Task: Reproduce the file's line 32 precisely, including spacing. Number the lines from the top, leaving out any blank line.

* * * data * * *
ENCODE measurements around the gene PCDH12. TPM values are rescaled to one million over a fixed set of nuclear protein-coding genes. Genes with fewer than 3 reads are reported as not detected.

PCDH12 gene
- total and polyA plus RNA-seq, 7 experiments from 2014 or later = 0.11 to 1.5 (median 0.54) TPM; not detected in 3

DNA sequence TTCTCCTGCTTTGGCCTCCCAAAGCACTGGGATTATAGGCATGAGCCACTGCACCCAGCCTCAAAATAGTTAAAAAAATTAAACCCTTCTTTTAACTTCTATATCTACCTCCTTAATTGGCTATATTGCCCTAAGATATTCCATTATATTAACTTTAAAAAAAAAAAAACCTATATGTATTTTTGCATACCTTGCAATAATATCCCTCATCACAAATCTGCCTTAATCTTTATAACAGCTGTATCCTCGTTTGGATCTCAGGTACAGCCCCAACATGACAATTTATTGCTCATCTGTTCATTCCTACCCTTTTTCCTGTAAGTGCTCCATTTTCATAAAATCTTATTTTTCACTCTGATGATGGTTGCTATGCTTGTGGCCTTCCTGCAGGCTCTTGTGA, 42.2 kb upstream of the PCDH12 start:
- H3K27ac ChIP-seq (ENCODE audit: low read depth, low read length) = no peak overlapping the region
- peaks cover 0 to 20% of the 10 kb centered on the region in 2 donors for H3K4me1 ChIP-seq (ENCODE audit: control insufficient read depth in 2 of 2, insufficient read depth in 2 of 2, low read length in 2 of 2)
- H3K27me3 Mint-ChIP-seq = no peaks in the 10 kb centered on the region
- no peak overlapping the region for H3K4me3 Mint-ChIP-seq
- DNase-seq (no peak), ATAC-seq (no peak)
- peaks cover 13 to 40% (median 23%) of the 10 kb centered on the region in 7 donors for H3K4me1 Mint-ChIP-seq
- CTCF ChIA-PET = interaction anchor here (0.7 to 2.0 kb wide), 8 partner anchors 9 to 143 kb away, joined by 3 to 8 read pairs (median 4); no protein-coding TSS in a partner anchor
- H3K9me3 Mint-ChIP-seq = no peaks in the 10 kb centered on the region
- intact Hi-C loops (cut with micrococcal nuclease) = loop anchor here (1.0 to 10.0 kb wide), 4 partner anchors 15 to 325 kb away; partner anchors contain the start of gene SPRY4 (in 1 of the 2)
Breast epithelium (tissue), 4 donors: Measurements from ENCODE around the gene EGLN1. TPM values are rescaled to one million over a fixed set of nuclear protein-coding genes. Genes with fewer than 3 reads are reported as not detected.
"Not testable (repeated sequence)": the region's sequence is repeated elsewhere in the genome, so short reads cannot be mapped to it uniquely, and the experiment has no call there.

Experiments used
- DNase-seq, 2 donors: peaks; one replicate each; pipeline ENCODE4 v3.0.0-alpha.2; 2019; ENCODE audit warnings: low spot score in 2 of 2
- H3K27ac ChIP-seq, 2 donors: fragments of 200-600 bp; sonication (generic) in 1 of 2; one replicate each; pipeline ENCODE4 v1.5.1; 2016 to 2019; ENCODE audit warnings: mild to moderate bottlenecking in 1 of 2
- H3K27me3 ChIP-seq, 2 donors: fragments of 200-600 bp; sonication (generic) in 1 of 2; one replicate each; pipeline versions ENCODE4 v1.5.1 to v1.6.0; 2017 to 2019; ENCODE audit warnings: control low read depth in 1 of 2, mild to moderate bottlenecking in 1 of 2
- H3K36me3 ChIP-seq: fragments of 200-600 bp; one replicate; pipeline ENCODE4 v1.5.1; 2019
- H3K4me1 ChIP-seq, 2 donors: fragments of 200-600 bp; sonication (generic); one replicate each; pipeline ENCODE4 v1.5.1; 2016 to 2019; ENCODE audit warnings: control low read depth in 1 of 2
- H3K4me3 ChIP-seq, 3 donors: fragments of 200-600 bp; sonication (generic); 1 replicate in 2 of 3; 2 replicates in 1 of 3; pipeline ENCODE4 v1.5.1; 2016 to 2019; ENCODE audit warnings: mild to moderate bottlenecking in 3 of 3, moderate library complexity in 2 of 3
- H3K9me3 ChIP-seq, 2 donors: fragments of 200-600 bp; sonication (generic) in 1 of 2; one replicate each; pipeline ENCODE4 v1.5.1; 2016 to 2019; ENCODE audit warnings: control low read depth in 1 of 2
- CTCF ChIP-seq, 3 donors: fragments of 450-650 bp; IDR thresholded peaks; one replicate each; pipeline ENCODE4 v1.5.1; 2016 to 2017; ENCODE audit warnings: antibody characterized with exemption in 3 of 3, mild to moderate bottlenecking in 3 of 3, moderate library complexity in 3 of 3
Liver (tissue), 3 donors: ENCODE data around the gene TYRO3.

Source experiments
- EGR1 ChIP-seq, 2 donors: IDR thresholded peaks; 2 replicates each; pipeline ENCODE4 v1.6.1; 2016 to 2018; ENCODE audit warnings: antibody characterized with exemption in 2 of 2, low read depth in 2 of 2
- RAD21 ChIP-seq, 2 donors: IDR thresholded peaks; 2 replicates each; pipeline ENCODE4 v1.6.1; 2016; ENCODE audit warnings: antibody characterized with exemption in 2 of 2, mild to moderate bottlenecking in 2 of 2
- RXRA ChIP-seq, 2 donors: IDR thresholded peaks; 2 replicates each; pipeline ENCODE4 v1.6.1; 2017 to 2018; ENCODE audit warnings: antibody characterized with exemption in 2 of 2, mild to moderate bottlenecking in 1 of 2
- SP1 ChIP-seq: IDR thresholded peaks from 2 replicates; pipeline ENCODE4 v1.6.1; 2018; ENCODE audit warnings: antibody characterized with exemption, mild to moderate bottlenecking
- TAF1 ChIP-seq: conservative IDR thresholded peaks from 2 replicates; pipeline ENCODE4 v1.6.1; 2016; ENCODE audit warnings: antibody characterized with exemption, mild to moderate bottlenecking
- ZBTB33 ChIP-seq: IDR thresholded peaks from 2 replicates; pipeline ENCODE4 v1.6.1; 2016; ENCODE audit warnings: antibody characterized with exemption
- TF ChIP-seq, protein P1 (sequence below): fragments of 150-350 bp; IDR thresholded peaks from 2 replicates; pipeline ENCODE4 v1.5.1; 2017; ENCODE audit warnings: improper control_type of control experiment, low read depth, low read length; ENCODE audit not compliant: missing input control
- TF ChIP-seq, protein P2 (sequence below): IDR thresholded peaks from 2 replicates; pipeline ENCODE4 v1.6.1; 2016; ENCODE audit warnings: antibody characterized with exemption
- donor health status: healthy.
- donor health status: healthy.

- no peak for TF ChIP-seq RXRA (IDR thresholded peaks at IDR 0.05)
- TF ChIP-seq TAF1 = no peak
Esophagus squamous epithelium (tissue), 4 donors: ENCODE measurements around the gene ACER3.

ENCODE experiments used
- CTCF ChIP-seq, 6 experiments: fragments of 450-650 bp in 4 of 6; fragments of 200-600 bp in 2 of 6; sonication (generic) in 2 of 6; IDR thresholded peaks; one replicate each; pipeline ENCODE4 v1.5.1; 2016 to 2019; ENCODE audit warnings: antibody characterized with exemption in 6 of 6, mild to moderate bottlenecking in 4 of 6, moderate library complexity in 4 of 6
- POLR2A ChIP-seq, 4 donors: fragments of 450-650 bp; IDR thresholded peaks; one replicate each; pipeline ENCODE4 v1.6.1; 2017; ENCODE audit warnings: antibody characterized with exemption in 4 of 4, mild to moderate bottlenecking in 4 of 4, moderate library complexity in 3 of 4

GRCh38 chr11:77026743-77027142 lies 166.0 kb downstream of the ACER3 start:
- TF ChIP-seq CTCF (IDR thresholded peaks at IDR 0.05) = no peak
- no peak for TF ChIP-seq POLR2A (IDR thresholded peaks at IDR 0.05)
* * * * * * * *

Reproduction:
- ZBTB33 ChIP-seq: IDR thresholded peaks from 2 replicates; pipeline ENCODE4 v1.6.1; 2016; ENCODE audit warnings: antibody characterized with exemption